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DalDC9Bos
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Southwest CEO: ‘The ship is taking on water’

Tue Oct 27, 2020 3:58 pm

From article published yesterday-

http://www.boston.com/travel/travel/202 ... update/amp

What action do you think WN needs to take at this time? The article mentions possibilities such as across the board pay cuts, furloughs, income from ancillary fees. With all the voluntary separations completed, it mentions that they are still 20% overstaffed. I thought they were going to be able to trim the staff down as DL did.
 
727LOVER
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Re: Southwest CEO: ‘The ship is taking on water’

Tue Oct 27, 2020 4:01 pm

But they're adding, what, 10 new airports?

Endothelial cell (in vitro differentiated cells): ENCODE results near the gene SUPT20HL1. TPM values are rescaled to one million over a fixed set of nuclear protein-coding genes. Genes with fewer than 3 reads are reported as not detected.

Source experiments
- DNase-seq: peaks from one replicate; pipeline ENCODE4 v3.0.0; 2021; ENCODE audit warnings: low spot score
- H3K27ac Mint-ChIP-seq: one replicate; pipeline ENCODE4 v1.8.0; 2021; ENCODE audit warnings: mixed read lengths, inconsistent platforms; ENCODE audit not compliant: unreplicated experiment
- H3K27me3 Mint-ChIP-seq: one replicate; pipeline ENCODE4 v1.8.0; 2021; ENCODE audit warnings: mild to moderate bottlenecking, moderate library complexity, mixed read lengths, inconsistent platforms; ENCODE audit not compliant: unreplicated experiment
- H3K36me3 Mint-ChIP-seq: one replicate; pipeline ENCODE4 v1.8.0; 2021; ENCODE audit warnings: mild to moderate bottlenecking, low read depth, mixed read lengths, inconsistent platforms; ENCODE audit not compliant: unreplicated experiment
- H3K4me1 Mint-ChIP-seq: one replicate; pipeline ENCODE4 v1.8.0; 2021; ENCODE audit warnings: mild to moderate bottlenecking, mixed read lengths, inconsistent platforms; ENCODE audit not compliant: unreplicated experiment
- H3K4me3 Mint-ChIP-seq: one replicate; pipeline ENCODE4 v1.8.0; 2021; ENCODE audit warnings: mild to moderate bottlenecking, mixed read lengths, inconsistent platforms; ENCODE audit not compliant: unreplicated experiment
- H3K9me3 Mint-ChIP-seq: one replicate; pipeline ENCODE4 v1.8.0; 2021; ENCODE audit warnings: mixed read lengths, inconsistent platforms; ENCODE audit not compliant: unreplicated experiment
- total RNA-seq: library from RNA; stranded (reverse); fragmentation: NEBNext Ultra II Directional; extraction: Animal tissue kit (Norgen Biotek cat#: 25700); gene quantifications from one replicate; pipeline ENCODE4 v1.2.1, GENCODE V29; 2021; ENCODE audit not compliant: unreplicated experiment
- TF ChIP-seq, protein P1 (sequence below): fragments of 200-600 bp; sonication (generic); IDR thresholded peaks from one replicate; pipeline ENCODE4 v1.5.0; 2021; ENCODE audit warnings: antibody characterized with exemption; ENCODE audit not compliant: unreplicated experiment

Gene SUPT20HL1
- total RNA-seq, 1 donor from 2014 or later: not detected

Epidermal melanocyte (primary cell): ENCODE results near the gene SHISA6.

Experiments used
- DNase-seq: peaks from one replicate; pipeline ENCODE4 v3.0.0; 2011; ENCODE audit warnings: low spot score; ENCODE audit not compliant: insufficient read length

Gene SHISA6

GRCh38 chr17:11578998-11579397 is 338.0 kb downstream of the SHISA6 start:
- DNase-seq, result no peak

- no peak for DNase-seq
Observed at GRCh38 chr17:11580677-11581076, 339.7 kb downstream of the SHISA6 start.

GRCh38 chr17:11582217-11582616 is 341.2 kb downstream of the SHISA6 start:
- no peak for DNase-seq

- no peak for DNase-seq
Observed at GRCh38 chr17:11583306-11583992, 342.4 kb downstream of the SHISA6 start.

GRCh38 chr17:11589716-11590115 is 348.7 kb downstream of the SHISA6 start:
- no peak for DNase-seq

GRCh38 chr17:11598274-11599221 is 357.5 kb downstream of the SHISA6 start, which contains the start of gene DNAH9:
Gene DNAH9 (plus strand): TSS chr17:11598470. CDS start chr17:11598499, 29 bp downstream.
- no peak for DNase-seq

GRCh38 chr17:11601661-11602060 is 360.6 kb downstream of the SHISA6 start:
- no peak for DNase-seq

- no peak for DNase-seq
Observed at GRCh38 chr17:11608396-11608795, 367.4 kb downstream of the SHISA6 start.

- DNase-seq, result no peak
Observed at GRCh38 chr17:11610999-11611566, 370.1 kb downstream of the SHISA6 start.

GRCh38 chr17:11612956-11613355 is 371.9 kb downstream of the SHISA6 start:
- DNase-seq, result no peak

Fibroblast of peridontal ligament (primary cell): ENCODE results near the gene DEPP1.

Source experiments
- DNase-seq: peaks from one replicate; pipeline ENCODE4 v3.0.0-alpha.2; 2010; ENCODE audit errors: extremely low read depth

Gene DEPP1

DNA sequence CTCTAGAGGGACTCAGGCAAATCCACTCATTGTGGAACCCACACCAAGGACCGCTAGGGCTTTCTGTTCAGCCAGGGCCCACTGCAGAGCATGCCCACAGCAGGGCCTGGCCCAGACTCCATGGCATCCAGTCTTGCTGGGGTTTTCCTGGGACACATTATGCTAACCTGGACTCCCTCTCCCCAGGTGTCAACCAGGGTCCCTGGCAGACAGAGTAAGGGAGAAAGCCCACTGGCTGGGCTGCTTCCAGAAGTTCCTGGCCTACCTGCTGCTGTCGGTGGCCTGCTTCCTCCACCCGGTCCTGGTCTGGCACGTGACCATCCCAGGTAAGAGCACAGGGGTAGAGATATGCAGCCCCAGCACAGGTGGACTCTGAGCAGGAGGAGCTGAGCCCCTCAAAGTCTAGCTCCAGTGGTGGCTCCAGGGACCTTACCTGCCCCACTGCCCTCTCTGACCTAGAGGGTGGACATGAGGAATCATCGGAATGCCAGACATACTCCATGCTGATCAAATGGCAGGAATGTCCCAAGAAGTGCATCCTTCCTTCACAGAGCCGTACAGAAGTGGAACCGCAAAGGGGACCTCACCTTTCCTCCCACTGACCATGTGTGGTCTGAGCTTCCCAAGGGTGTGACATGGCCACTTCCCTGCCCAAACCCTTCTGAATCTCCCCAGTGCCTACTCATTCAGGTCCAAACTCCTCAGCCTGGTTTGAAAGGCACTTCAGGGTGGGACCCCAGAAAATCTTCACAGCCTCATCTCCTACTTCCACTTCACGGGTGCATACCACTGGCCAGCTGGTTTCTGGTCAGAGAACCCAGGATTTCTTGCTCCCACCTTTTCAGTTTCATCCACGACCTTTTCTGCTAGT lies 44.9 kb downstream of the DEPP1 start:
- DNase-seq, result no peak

"We must accept finite disappointment, but never lose infinite hope." - Martin Luther King, Jr.
 
Ishrion
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Re: Southwest CEO: ‘The ship is taking on water’

Tue Oct 27, 2020 4:05 pm

727LOVER wrote:
But they're adding, what, 10 new airports?


Gotta chase revenue wherever you can and think long-term possibilities with other airlines having weaker positions.
 
CALMSP
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Re: Southwest CEO: ‘The ship is taking on water’

Tue Oct 27, 2020 4:13 pm

Ishrion wrote:
727LOVER wrote:
But they're adding, what, 10 new airports?


Gotta chase revenue wherever you can and think long-term possibilities with other airlines having weaker positions.


true, but I'd say we all know they are not flying full airplanes from the likes of MDW/HOU and are out of capacity.
 
Sooner787